The manager realized after a few months that setting tighter deadlines helped her team be more creative and selective about the issued they pursued, which also made the audit reports more interesting.
Tip 2 – Bite off only what you can chew
How do you eat an elephant? One bite at a time? OK – hold on… that is a terrible question. Auditors do not have time to eat an elephant!
There are too many animals in the jungle that need our attention and audit teams cannot spend their precious, limited time on just one elephant.
Instead, the manager started requiring her team members to pick out just a few things that concerned them on the assigned elephant and then she set a clear expectation that the team member only focus on those few things. This then allowed them to quickly move on to their next assignment. (You know, the lions, the tigers, the bears! Oh my!)
Tip 3 – Focus on the bones
Stephen Covey advises us to begin with the end in mind. So the audit manager started writing down the bones of the the audit as soon as the team finished the risk assessment.
What are the bones? The bones are the:
- Master objectives and subjectives
- Outlines of the related findings
- Evidence gathering techniques for the condition, effect, and cause of the finding outlines as well as the overall conclusion
She kept the bones visible to her team at all times and every time someone wanted to go off on a tangent, she asked them how that would impact the bones and thus the final audit report.
Tip 4 – Just say no
Once the bones were developed, the project manager got tough. When the client and staff came up with requests and ideas that would expand the scope of the project, she said no.
And if the client or the team member kept insisting, she explained the extra cost to them and asked them if they thought the extra cost was truly worth it. If they still insisted, she asked them to sacrifice something that was important to them so the audit could be expanded – like some funding or another audit project. Once she went as far as to suggest that the auditor forgo the vacation they were planning so the team could get the audit out on time. Usually, they acquiesced.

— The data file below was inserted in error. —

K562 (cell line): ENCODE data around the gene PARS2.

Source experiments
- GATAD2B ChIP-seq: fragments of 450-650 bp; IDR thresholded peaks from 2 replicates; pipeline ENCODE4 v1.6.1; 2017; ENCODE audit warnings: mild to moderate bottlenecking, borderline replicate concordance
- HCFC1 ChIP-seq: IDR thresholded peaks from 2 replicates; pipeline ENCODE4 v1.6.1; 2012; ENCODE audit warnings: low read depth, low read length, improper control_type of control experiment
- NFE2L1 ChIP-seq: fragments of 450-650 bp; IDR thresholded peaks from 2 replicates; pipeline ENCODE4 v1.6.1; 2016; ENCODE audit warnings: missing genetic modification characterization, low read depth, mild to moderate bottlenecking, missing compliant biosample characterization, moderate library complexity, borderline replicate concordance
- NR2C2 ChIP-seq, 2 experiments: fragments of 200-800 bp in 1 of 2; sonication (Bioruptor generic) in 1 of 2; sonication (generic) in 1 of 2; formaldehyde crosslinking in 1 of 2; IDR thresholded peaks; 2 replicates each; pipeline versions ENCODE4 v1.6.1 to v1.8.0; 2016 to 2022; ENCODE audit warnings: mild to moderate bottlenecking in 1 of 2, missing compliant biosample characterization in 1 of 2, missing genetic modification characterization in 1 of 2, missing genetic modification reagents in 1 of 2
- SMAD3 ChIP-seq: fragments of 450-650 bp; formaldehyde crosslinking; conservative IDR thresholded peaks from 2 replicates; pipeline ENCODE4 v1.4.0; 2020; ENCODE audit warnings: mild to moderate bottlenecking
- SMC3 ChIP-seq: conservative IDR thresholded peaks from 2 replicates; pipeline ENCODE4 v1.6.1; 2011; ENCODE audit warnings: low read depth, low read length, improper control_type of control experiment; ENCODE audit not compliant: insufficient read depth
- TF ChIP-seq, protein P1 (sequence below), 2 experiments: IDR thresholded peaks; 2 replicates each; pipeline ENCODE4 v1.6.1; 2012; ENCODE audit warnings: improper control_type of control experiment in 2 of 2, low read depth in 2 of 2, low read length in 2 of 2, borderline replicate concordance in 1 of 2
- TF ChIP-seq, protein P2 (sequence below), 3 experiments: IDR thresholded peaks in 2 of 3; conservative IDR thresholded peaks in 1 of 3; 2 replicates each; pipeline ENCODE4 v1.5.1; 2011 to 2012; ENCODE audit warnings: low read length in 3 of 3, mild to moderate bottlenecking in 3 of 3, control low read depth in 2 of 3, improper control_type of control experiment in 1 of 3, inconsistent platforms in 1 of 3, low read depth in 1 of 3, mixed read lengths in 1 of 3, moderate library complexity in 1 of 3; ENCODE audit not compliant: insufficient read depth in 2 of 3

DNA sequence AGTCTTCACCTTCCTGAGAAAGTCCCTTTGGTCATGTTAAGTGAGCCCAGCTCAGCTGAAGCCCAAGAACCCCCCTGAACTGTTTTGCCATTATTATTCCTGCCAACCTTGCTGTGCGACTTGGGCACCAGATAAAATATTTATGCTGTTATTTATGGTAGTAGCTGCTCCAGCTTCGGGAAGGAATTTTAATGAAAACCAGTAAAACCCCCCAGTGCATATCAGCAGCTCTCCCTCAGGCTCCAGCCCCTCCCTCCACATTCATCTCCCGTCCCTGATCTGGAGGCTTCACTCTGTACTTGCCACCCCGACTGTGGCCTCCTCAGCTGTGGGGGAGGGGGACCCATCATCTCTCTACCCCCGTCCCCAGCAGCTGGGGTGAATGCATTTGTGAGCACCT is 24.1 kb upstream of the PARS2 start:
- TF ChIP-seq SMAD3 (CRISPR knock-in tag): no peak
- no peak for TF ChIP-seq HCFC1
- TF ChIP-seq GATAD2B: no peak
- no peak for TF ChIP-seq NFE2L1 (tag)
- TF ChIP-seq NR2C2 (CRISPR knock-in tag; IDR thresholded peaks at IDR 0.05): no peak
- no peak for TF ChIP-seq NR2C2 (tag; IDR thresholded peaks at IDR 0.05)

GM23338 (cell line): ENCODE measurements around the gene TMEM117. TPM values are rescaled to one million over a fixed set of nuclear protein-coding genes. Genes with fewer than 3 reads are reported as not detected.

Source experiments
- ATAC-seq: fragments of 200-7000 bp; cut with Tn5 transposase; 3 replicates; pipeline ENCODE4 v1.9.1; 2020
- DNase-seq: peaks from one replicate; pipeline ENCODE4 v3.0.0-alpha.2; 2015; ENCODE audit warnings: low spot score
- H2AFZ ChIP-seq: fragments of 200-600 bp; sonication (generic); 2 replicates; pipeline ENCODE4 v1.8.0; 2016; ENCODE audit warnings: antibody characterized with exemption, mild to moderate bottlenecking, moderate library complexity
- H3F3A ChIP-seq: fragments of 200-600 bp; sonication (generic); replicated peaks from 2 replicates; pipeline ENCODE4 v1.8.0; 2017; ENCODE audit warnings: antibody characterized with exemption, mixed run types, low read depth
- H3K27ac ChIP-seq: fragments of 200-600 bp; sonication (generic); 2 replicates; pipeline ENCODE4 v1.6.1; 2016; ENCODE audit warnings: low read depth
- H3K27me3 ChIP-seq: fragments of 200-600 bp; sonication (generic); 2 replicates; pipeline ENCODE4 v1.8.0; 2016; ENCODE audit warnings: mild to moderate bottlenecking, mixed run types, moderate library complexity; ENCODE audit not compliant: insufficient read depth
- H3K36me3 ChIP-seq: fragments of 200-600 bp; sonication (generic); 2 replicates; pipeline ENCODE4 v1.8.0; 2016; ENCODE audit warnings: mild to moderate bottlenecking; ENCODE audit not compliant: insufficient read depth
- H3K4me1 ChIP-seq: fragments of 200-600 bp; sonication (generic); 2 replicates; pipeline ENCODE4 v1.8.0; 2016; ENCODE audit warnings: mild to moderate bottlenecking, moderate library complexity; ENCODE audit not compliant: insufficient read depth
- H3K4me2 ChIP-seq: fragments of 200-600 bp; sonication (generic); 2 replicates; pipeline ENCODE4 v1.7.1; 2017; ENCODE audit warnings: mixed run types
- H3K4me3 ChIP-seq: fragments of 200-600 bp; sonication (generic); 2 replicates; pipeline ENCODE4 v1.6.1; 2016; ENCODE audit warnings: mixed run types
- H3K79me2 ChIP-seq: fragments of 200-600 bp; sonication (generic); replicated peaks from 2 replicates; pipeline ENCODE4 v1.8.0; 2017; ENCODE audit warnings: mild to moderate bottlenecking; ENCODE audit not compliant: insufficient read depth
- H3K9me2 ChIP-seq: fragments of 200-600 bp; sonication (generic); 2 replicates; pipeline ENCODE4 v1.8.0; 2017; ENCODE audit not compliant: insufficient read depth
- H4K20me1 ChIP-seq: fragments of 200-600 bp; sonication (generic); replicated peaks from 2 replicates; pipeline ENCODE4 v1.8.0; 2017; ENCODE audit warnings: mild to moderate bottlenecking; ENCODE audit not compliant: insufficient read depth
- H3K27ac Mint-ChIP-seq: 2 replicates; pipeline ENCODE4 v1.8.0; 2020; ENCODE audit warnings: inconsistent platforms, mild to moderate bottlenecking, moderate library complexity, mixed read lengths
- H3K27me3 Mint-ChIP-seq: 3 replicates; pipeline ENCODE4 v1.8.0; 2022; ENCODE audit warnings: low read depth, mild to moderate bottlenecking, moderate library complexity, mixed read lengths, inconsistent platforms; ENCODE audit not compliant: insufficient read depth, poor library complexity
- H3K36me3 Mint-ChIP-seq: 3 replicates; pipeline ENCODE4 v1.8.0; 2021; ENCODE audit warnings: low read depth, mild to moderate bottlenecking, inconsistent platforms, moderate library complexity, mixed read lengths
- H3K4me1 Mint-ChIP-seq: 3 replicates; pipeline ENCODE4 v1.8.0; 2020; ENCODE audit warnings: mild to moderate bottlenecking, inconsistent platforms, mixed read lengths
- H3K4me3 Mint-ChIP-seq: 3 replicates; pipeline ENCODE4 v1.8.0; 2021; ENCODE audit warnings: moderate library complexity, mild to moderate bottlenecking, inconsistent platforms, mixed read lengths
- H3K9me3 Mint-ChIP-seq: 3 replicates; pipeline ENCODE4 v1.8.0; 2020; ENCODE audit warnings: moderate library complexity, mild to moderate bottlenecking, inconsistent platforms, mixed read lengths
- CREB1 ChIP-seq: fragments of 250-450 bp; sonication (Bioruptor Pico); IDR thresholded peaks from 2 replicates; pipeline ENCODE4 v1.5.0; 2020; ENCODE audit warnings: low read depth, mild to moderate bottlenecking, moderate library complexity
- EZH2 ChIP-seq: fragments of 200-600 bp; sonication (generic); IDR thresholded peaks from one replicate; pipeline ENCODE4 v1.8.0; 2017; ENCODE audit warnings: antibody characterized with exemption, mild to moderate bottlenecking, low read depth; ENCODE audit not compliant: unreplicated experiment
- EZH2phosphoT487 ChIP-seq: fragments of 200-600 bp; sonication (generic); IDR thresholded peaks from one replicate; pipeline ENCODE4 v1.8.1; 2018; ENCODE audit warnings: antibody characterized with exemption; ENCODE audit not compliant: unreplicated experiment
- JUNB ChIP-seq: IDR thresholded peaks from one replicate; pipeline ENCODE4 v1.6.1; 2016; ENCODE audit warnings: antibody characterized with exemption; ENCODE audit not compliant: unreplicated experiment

Tip 5 – Require deliverables
The propensity of all humans (not just auditors) to wander off on a tangent trying to satisfy their curiosity is just too real to ignore. You can’t just set an auditor on a path and expect them to stay on it.
The audit manager did not want to micromanage or hover over her auditors. So, she simply asked them to turn in deliverables – like audit programs, risk assessments, individual working papers – by certain dates. That way she didn’t get as many nasty surprises at the end of the audit and then have to send the auditor back to the planning phase, thereby doubling the size of the elephant!
Once the director used these basic principles for avoiding scope creep in project management – setting time and scope limits, requiring her team to develop and focus on the bones, and making unpleasant (but necessary) decisions to keep the project on track – she was able to turn an auditor that she viewed as a problem into a true asset to the team. And on top of that, she was able to create a higher number of interesting audit reports each year.